When I later moved to Canada as a young adult, one of my greatest surprises was to have a building key handed to me by the superintendent, so unaccustomed was I to having one.

Serenos of Spain

Serenos taking a break

serenos of Madrid

Serenos gather with their chief for their night’s assignments and instructions

We waited for the sereno… Pepe, with his bad beard and slight limp, a smoky Ducados hanging off his lips, looking as rumpled as if he’d fallen off a haystack… Alfonso, my first amor, who had eyes only for Laura, whose height and slim build made her a magnet for my short, swarthy friends… Rafa, besotted with this year’s musical rage, open-mouthed at the emerging talents of Jim Morrison and Janis Joplin… Eli (the only name I’ve changed, for reasons about to become obvious), whose wealthy Dominican parentage didn’t prevent her from ‘accompanying’ men abroad, an emancipated if unusual form of travel in that most conservative of Spains… and Mike, the German singer of a popular band about to rocket to stardom.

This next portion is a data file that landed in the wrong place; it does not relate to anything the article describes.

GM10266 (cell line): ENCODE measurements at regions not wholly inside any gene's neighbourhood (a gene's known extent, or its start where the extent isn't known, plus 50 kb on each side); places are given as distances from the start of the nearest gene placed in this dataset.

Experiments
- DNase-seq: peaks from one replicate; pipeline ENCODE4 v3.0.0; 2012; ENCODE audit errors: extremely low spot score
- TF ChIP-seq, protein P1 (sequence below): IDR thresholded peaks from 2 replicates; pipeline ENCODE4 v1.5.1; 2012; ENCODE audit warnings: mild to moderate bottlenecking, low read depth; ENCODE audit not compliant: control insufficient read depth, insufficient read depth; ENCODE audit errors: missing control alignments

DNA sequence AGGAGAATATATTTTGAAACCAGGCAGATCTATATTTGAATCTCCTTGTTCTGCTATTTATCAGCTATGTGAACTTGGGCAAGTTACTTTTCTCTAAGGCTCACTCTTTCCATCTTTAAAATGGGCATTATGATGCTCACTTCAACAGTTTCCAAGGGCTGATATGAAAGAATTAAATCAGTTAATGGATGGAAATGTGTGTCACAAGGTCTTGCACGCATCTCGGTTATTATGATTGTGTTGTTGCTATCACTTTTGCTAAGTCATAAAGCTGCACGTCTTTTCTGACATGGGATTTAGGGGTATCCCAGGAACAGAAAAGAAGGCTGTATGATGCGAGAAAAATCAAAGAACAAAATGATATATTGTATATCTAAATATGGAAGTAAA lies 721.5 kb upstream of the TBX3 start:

Madrid in the final decade of Franco’s rule was a strange place. Part of the population – mine – was youthfully oblivious to crackdowns and speech curtailments and human rights abuses. The other, the more proletarian and vocal part, stood at the receiving end of what I would only understand years later was a typical police state.

To me Madrid was just home, where my cousins lived, where my father occasionally visited from his job in the wilds of rural Afghanistan and Iran, deemed unsuitable for a foreign family.